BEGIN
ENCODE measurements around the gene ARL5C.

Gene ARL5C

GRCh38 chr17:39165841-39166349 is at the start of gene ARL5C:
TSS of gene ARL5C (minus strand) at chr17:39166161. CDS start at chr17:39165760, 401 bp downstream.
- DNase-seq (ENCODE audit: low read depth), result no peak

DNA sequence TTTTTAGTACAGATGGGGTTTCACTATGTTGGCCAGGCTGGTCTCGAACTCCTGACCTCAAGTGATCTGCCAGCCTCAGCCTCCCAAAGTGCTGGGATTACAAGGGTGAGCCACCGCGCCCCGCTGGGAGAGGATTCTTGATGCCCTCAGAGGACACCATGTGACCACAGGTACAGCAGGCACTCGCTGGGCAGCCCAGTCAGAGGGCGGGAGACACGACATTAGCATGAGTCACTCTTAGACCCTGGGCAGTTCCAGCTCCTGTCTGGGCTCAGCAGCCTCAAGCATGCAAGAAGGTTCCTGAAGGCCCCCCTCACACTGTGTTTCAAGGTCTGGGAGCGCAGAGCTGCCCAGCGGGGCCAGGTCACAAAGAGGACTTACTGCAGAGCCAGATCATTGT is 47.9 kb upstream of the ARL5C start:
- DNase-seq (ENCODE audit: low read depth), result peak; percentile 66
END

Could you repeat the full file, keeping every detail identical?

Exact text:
ENCODE measurements around the gene ARL5C.

Gene ARL5C

GRCh38 chr17:39165841-39166349 is at the start of gene ARL5C:
TSS of gene ARL5C (minus strand) at chr17:39166161. CDS start at chr17:39165760, 401 bp downstream.
- DNase-seq (ENCODE audit: low read depth), result no peak

DNA sequence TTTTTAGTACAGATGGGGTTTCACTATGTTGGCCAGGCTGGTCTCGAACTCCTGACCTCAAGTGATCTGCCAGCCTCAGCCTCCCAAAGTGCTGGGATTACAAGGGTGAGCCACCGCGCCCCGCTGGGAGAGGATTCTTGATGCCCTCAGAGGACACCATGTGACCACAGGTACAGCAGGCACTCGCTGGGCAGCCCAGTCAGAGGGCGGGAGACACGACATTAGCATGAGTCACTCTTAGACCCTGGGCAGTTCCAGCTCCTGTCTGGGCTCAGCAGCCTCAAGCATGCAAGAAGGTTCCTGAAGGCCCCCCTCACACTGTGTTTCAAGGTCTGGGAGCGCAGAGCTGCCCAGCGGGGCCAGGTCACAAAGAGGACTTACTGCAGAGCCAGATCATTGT is 47.9 kb upstream of the ARL5C start:
- DNase-seq (ENCODE audit: low read depth), result peak; percentile 66